Why should we forgive?

Before going any further, let's be honest and say not one of us would like a public exposure of our own frailties. If it was us, we would be looking for somewhere to hide, desperate to move ahead even if we don't do it exactly as everyone expects.

The good news for Lance (and ourselves) is that forgiveness and a fresh start is available for everyone despite our various sins. This is the heart of the Christian message. We are all sinners, but Jesus takes the punishment for us so we can be forgiven. In response, Christians are to forgive others as well.

So, forgiveness is always available, but is Lance looking for it? He has certainly started his confessions:

"It was one big lie, over and over again … I am flawed, deeply flawed … They were my decisions and my mistakes and I'm here to acknowledge that and to say sorry."

However, he acknowledges that forgiveness might not be coming his way:

"there are people who will hear this and never forgive me. I understand that."

The power of forgiveness

Anyone who has been forgiven realises the power that forgiveness brings to transform lives and relationships. It is with those whom Armstrong had the closest relationships and the greatest responsibilities where he needs to seek forgiveness. This includes his fellow competitors, those he bullied, those he falsely sued, anti-doping authorities and interviewers he lied to, employees at Livestrong, the kids who worshipped him, his sponsors, his mother, his ex-wife, and his 5 children.

Instant forgiveness is unlikely and will take time and renewed trust. He shouldn't be surprised, either, if his ban is never lifted.

If those people who have been offended can forgive, they are more likely to experience healing and move forward, potentially restoring their relationship with Lance where it has been damaged. Yes, it may well take the rest of his life and a strength and endurance no natural ability or drugs could deliver.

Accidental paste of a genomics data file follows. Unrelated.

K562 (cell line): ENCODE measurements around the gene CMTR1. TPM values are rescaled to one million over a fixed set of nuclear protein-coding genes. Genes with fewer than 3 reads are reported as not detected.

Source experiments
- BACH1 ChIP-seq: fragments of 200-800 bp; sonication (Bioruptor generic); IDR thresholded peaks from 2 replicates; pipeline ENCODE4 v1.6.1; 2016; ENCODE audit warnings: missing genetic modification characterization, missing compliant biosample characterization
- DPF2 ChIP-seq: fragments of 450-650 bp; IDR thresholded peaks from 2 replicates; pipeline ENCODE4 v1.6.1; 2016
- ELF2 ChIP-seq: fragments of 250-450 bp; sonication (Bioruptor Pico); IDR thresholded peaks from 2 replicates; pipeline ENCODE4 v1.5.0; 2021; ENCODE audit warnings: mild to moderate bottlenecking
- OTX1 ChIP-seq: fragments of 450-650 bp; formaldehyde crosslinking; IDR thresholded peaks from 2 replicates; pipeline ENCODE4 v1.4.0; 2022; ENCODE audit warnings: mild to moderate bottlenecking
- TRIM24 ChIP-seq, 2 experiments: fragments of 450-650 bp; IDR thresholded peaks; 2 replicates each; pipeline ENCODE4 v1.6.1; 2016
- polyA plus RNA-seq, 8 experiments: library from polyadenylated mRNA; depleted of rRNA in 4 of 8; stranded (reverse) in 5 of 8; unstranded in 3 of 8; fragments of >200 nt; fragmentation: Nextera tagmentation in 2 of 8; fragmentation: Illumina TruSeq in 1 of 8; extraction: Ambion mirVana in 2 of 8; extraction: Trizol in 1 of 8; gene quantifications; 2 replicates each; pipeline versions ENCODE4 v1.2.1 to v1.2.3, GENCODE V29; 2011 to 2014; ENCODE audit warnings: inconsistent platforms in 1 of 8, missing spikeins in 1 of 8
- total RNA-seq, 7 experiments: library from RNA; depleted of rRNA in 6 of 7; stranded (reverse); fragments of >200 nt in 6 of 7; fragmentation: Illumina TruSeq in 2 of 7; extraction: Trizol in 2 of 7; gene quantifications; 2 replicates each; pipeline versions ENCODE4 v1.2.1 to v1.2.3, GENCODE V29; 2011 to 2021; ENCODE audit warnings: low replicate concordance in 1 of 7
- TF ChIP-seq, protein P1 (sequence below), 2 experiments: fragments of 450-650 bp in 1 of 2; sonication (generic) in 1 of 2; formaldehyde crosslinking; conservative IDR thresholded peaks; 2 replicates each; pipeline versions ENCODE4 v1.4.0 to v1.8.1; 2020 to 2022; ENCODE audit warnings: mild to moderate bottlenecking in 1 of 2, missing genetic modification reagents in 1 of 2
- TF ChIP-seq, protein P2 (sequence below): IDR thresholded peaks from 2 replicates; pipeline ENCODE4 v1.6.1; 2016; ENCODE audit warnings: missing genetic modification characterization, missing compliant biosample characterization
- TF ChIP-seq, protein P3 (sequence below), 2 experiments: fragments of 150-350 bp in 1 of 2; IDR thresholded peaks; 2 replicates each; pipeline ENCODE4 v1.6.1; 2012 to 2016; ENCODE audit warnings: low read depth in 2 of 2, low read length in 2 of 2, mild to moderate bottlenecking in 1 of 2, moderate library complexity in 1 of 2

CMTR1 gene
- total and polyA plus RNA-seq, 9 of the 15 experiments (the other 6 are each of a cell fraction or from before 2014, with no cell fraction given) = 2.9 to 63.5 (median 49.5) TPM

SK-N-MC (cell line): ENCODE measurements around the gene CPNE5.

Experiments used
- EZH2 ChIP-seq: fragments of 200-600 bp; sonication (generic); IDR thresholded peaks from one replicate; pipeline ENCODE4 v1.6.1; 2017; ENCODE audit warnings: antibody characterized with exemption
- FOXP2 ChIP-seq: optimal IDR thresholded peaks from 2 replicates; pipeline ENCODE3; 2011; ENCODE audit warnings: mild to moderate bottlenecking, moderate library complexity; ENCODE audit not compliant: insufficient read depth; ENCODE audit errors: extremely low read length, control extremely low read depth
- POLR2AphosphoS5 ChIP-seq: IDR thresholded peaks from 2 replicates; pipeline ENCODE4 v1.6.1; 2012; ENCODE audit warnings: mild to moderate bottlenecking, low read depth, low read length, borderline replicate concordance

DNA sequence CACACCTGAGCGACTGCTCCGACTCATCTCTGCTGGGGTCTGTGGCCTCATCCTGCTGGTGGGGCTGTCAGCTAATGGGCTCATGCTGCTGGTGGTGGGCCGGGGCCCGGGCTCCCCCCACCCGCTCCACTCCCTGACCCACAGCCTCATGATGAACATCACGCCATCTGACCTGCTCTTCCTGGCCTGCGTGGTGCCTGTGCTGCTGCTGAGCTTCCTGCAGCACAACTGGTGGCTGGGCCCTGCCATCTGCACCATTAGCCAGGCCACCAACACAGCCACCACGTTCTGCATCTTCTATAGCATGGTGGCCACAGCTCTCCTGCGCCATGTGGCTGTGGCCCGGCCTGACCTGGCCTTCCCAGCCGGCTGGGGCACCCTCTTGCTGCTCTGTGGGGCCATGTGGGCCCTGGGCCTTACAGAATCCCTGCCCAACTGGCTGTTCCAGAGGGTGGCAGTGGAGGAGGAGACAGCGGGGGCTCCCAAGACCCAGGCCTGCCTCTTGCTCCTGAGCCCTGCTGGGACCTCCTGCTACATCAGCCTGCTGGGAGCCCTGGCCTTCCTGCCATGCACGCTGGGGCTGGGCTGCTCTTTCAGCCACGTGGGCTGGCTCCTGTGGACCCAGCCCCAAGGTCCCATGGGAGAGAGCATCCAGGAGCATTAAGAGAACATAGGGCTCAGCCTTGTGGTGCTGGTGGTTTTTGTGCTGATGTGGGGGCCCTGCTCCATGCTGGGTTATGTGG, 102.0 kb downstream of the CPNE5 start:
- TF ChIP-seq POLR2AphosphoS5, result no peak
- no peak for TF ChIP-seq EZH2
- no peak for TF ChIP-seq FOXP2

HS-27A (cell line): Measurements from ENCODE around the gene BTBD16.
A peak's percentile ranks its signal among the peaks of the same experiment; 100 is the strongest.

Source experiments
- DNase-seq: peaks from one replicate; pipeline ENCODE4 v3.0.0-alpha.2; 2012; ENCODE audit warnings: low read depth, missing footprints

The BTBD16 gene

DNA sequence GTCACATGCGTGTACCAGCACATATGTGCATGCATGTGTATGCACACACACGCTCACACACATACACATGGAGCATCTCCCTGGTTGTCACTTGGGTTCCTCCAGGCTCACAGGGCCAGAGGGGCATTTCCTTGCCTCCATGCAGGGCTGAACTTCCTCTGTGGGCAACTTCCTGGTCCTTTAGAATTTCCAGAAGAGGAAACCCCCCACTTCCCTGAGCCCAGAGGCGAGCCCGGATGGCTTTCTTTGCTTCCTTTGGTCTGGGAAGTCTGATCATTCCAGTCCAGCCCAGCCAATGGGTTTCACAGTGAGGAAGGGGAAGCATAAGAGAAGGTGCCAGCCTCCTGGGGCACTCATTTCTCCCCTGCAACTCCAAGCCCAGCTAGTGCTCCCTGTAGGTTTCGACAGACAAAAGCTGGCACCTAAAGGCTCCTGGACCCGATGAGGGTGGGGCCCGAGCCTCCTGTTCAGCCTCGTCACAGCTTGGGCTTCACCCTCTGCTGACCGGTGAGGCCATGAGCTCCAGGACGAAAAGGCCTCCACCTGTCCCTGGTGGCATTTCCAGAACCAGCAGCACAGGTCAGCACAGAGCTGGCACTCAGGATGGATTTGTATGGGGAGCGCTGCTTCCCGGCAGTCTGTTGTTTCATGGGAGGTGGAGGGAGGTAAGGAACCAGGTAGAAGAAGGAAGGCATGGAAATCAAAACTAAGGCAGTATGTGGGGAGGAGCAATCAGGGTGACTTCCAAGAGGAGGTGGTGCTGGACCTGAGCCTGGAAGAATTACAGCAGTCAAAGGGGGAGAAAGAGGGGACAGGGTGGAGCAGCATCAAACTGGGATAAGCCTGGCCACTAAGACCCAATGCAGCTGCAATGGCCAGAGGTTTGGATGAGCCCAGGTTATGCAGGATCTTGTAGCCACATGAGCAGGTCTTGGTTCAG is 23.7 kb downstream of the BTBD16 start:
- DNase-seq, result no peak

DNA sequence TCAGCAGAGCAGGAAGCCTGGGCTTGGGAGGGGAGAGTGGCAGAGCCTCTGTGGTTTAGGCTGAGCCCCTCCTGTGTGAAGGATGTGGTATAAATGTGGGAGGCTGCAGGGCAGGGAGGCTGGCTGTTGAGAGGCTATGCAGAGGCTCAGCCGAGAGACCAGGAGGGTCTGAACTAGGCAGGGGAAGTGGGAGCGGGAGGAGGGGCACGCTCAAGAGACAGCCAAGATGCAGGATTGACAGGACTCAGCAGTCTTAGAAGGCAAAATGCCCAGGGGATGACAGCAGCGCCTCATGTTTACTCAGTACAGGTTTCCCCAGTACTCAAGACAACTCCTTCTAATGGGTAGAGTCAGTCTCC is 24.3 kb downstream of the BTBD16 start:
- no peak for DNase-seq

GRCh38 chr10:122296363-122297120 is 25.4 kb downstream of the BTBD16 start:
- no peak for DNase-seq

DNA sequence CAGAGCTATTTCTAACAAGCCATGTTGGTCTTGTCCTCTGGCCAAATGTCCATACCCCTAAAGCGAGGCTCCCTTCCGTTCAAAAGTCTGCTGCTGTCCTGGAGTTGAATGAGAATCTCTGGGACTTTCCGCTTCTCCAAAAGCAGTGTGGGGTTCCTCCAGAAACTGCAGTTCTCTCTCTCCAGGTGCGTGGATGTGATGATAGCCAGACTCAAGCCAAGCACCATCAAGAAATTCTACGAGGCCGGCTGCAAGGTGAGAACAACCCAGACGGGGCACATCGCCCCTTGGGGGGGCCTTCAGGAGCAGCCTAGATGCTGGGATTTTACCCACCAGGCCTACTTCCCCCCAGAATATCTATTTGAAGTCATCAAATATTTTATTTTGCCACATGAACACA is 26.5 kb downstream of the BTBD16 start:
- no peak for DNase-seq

If you are a cyclist, or a huge Armstrong fan who has been deeply hurt and this is growing into bitterness, then yes, you should forgive him so you are set free from sinning by your own attitude.

We should forgive all the people in our own lives who have done wrong by us. Even more so, we should seek forgiveness from those we have damaged with our words and actions. This cannot always be possible in a personal and direct manner but the intention and desire to do so is the issue of the heart. In any case, this sad saga encourages me again to repent and seek God's forgiveness for my sin and to ask for his grace to forgive others.

Forgiveness for Lance Armstrong ... and us

I don't know if Lance believes in God, but what he faces are many of the themes which Christianity deals with. Sin, humiliation, confession, repentance, relationships, hope and redemption and forgiveness. They are issues we all deal with, so we shouldn't join the crowd and point the finger at Lance's failures without acknowledging our own.

When people are at their lowest point, as Lance is, that is the time when they often turn to God. He needs to fix things with those he has wronged, but even more so, he needs to get right with God. As he needs to say sorry to people, he needs more so to say it to God.

Lance might not ever receive the forgiveness he seeks from those he has wronged, but he will receive it from God if he sincerely turns and follows Jesus - and so will we.